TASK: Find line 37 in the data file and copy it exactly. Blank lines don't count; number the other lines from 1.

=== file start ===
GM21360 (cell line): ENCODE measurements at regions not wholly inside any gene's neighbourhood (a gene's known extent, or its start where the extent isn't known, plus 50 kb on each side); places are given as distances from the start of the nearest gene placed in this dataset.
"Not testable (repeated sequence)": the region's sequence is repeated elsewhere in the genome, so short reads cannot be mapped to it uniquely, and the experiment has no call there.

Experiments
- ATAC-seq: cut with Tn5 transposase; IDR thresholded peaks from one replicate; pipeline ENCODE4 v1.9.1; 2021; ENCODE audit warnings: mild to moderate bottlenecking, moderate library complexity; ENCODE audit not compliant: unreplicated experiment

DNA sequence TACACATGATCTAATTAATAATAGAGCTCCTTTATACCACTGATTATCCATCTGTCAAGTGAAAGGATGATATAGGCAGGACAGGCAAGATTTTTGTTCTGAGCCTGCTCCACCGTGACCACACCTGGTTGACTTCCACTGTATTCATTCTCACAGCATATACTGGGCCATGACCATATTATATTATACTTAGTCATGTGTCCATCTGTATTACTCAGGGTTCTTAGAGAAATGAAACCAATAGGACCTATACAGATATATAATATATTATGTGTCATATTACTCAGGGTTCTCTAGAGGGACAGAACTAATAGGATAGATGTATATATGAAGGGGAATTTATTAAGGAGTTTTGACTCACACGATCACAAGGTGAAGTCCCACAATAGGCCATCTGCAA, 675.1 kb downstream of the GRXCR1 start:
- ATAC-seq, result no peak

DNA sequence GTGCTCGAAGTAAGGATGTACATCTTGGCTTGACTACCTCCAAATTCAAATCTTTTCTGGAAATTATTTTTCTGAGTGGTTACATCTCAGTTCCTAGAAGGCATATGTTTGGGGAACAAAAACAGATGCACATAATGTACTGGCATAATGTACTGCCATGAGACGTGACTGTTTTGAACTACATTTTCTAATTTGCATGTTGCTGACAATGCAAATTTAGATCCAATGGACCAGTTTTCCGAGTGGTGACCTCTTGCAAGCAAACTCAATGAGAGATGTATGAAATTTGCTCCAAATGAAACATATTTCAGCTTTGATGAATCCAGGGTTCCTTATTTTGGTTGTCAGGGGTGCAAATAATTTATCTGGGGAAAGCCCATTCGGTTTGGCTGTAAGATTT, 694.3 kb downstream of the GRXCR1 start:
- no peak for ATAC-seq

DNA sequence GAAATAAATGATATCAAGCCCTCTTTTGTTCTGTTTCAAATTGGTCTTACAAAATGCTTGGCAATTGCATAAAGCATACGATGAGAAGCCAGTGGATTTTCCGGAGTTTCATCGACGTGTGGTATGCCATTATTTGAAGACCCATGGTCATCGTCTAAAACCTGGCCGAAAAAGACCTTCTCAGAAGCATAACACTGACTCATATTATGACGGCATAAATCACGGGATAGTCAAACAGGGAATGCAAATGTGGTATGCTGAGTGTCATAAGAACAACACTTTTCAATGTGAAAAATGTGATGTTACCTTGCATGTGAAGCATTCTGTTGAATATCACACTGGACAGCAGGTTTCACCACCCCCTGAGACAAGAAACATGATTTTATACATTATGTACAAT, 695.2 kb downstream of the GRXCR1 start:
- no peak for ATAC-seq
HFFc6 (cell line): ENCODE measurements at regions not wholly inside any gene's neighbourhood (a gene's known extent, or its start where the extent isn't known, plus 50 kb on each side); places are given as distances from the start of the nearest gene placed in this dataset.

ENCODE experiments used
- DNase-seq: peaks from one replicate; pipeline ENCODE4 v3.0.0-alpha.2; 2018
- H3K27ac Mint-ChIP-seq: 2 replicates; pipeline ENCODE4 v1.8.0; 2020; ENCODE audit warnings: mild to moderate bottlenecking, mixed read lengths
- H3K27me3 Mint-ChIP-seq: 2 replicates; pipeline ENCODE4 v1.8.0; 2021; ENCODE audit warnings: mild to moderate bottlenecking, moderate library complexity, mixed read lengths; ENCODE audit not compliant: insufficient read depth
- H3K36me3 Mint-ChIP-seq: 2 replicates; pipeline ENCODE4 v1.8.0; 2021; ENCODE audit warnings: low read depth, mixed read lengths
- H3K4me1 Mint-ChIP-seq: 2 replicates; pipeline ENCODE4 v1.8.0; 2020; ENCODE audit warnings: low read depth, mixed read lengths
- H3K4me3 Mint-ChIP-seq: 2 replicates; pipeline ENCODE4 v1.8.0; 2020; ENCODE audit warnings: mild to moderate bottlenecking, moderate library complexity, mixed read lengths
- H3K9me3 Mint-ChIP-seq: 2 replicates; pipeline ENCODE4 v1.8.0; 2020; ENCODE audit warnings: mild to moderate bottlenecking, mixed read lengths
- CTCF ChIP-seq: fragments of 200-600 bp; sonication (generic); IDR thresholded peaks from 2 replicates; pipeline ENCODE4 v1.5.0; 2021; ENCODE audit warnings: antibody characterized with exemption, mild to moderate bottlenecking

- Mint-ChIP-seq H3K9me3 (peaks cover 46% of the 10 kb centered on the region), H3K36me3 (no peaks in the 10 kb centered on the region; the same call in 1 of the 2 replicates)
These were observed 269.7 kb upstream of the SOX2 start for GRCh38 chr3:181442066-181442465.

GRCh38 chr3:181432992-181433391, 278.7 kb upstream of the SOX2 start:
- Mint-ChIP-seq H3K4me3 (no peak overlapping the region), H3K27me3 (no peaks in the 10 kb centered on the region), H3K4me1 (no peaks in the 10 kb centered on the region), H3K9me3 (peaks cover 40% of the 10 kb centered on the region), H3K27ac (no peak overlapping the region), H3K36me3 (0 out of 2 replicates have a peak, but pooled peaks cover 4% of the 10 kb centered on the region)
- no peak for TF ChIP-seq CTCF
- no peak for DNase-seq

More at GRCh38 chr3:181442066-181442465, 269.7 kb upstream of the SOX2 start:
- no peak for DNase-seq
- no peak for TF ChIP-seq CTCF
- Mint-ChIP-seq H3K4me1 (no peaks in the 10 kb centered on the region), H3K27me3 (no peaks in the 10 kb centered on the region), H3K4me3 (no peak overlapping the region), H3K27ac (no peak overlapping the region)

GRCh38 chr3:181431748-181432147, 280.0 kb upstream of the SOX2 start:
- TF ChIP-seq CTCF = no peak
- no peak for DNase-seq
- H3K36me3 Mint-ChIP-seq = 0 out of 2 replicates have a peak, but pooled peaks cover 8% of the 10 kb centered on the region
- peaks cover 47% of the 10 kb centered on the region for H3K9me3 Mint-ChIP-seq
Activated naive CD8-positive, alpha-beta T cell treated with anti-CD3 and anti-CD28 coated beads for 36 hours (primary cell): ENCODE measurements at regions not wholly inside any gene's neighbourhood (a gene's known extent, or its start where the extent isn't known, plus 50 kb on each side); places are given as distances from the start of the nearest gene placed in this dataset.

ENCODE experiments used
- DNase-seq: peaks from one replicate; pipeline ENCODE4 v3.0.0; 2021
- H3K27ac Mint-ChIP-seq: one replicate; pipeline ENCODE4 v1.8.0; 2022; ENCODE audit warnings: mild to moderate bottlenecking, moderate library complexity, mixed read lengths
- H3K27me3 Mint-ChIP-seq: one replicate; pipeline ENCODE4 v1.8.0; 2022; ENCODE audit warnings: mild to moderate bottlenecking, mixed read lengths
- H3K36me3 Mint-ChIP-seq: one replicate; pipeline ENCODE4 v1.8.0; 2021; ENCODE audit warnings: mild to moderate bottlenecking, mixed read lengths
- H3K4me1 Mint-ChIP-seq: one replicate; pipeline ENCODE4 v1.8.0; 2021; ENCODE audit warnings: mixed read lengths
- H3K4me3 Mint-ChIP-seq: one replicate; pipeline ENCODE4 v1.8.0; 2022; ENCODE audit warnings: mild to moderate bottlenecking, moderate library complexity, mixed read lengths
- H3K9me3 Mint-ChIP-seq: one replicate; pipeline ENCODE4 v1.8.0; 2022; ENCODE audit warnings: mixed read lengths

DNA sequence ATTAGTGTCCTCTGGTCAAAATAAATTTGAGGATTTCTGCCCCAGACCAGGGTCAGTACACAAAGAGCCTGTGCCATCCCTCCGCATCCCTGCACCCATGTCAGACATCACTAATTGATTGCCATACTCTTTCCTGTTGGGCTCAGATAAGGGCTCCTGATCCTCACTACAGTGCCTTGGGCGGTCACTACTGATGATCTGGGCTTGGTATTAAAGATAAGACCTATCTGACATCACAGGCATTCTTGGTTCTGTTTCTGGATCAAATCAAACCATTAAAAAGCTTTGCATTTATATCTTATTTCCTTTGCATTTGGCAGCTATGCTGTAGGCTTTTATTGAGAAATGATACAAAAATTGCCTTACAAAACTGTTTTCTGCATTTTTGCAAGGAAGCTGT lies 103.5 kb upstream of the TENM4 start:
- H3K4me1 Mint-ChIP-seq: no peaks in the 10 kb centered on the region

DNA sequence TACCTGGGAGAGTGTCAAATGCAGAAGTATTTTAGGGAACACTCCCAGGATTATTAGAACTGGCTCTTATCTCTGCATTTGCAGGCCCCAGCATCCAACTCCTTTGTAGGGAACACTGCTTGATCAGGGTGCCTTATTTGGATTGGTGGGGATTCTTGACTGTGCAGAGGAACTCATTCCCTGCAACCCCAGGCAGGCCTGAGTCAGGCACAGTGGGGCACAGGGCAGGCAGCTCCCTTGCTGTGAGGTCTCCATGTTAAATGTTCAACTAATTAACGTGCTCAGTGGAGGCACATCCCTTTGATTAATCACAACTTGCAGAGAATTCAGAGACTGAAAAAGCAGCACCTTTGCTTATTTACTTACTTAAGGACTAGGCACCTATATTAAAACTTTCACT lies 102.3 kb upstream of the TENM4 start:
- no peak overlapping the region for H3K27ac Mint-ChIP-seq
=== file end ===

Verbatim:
ENCODE experiments used